It’s hard to say how badly things could turn out. For years, the Texas Railroad Commission, the agency that regulates oil and gas production in the state, refused to acknowledge the scientific evidence linking fracking to earthquakes, going so far as to hire a seismologist to denigrate the work of scientists studying the issue, the Dallas Morning News reported in 2016. Even as the commission now acknowledges the scientific evidence linking fracking and earthquakes, it has largely let the drilling of injection wells – and the related disposal of sewage – continue unabated. The Wall Street Journal reported that Texas oil producers pumped an estimated 342 million barrels of water from saltwater disposal wells in 2020.

That’s starting to change, as the constant tremors around the Permian Basin finally jolted the commission from its regulatory stupor. Last month, the commission ordered a suspension of deep salt water injection in a particularly seismic area of ​​the Midland Basin, including Stanton, indefinitely revoking permits for 33 disposal wells. The Chronicle’s Paul Takahashi reported that the action deprived 14 companies, including Houston-based ConocoPhillips and Midland-based Rattler Midstream, of the ability to dump nearly one million barrels of salt water.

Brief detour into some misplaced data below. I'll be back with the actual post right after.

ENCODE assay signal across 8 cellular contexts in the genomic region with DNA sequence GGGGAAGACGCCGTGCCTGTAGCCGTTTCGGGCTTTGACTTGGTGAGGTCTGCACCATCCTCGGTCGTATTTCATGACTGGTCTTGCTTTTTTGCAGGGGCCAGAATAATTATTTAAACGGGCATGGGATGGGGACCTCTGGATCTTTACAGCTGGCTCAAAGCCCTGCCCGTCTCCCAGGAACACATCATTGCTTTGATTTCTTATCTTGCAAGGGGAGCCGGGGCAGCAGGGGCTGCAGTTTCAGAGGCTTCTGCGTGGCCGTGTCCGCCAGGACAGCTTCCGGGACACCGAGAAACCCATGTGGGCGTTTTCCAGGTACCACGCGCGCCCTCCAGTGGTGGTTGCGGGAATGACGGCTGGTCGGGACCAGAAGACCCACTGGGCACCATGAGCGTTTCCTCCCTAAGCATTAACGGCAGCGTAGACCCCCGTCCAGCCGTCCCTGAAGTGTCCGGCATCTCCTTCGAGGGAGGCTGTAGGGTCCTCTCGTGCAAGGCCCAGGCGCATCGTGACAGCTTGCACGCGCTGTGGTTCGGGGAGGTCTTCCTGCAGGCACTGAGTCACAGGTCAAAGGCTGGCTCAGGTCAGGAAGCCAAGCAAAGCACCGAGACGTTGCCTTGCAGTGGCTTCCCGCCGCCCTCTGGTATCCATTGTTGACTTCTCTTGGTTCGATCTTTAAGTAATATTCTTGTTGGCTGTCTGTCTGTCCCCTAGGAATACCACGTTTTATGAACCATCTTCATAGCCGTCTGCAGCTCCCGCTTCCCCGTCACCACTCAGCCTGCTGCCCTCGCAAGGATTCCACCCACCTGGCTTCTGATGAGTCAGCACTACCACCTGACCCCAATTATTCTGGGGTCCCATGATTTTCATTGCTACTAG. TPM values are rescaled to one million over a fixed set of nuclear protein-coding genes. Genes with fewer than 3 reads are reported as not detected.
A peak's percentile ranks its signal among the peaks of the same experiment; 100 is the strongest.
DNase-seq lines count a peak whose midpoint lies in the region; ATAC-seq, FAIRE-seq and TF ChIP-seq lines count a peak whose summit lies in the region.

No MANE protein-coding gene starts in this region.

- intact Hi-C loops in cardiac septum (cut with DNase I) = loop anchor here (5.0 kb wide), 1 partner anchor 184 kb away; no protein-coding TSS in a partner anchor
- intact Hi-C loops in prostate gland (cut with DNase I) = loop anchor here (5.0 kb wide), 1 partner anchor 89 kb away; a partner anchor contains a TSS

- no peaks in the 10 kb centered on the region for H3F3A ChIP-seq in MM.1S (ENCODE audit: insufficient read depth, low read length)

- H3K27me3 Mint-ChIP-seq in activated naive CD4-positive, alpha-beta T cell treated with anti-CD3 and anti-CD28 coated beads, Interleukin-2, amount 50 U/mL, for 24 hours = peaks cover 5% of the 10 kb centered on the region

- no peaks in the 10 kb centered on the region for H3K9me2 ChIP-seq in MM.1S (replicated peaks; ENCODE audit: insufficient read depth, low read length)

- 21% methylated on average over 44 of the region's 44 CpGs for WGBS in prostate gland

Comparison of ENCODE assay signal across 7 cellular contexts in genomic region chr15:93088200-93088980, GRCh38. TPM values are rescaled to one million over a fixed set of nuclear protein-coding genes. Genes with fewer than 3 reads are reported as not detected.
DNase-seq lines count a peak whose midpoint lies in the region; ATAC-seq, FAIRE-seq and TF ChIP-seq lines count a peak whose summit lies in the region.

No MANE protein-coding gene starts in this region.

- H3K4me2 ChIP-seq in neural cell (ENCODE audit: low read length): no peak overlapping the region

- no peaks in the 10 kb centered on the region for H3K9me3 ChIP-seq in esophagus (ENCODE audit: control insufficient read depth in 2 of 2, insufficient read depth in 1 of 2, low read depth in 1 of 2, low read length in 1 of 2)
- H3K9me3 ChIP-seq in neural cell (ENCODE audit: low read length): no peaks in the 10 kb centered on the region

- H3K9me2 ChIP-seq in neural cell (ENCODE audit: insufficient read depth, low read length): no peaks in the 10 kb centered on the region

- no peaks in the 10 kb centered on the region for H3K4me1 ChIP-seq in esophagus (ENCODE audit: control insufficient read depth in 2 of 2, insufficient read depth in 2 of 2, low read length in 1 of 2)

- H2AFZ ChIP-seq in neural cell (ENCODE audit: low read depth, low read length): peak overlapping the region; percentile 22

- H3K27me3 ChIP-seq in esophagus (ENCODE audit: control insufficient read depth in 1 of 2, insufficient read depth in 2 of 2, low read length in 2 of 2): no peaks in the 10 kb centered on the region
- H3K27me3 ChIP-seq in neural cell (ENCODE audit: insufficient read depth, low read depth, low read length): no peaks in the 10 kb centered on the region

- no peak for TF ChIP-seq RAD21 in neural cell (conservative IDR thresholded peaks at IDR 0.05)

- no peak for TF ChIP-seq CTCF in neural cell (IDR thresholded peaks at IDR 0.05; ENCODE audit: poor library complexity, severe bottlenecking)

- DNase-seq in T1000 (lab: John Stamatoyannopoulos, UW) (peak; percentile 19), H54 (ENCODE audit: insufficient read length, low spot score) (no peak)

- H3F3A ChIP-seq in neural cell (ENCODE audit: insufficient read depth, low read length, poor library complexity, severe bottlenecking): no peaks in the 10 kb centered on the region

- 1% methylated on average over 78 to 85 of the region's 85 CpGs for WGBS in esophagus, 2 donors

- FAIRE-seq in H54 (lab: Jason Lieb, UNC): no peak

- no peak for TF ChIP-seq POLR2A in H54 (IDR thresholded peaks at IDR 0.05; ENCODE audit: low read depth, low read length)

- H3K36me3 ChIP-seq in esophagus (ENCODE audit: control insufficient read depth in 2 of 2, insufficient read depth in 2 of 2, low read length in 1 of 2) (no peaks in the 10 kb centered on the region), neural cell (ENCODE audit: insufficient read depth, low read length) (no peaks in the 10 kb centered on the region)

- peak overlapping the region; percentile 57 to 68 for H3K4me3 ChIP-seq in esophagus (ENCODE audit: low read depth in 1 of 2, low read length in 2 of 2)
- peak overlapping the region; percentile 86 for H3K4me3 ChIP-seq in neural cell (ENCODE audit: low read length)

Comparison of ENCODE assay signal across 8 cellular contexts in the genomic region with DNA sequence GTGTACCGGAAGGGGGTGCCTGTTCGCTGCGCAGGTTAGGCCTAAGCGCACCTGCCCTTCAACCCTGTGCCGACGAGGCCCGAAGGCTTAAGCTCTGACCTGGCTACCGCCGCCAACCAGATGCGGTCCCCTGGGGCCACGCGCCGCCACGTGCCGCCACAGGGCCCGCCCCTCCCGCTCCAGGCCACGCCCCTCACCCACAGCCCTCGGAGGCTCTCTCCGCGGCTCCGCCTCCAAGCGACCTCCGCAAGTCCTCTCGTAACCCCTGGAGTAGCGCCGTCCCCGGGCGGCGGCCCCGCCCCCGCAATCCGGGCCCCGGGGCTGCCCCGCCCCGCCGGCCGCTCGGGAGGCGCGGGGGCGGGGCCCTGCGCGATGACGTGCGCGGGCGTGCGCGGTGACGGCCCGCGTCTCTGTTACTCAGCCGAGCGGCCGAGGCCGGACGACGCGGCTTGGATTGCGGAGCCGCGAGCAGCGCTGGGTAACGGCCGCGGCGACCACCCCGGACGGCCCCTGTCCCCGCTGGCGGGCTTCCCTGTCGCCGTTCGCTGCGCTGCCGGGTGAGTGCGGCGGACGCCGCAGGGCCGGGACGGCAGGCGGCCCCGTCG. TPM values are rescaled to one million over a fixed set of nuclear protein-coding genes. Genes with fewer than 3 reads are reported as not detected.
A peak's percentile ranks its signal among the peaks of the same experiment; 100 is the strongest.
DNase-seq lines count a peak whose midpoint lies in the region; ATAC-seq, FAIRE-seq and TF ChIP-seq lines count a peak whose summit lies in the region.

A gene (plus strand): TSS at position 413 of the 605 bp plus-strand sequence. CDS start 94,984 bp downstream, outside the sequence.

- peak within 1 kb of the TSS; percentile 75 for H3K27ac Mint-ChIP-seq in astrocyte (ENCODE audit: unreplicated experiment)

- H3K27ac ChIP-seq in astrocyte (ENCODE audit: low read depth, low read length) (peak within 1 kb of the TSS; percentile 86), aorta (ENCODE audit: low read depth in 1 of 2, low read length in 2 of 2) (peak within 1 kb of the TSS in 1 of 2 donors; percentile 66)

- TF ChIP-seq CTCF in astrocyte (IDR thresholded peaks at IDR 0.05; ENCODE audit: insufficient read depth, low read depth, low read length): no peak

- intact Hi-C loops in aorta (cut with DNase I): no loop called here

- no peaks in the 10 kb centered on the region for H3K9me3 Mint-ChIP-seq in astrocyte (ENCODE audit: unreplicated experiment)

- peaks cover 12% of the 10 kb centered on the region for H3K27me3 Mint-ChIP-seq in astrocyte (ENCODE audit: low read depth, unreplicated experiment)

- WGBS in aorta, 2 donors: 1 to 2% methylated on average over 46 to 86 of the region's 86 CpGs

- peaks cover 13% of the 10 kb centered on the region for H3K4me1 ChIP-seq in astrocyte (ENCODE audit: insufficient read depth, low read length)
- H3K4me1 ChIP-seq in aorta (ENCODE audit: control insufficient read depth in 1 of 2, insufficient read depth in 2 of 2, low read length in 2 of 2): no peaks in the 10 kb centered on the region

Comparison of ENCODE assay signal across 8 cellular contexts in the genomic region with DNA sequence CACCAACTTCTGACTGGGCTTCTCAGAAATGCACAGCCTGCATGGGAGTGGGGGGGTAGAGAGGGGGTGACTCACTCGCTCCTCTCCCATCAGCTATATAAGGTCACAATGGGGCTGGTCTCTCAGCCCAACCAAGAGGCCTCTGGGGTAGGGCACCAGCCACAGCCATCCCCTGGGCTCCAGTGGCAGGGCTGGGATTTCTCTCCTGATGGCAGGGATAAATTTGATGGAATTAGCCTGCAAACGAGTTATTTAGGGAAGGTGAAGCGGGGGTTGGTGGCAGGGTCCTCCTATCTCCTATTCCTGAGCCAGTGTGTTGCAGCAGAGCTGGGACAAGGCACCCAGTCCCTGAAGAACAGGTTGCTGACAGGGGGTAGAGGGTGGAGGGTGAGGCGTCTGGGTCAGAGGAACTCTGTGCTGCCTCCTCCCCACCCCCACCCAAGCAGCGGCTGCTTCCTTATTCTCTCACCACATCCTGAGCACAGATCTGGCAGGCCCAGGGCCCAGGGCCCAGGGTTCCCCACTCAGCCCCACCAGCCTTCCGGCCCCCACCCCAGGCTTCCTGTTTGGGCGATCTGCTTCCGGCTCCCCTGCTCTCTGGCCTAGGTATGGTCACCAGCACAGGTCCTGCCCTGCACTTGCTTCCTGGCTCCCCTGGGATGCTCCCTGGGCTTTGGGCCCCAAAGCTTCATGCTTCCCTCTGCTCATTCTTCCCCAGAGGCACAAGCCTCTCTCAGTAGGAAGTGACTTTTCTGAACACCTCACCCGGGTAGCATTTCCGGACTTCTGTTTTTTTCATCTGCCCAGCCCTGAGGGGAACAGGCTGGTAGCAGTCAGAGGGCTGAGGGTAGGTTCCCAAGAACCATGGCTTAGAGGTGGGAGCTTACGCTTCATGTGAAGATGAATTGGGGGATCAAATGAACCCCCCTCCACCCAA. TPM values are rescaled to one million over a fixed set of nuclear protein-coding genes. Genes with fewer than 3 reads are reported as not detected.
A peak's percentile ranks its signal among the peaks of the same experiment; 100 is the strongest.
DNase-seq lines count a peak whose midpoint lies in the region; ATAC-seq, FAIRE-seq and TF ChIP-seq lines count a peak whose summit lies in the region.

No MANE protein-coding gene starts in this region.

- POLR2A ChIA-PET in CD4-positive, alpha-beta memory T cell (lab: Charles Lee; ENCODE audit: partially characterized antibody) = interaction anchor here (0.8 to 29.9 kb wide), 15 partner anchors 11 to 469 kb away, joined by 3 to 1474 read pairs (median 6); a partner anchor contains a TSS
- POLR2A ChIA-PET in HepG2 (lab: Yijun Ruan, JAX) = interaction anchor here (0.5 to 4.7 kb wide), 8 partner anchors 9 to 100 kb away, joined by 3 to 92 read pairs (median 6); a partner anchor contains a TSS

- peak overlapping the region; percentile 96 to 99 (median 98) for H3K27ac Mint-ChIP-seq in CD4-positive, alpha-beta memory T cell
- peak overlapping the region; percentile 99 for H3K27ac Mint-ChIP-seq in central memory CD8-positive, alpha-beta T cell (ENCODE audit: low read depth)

Environmentalists and operators have applauded the pause on saltwater injections, but the measure is only a temporary fix, with few clear, cheap alternatives that would appeal to industry. Trucking water to disposal wells elsewhere is expensive. Other methods such as treating and discharging wastewater into surface waters or using it to make road salt – which can then leach chemicals into groundwater – could spell disaster for the environment.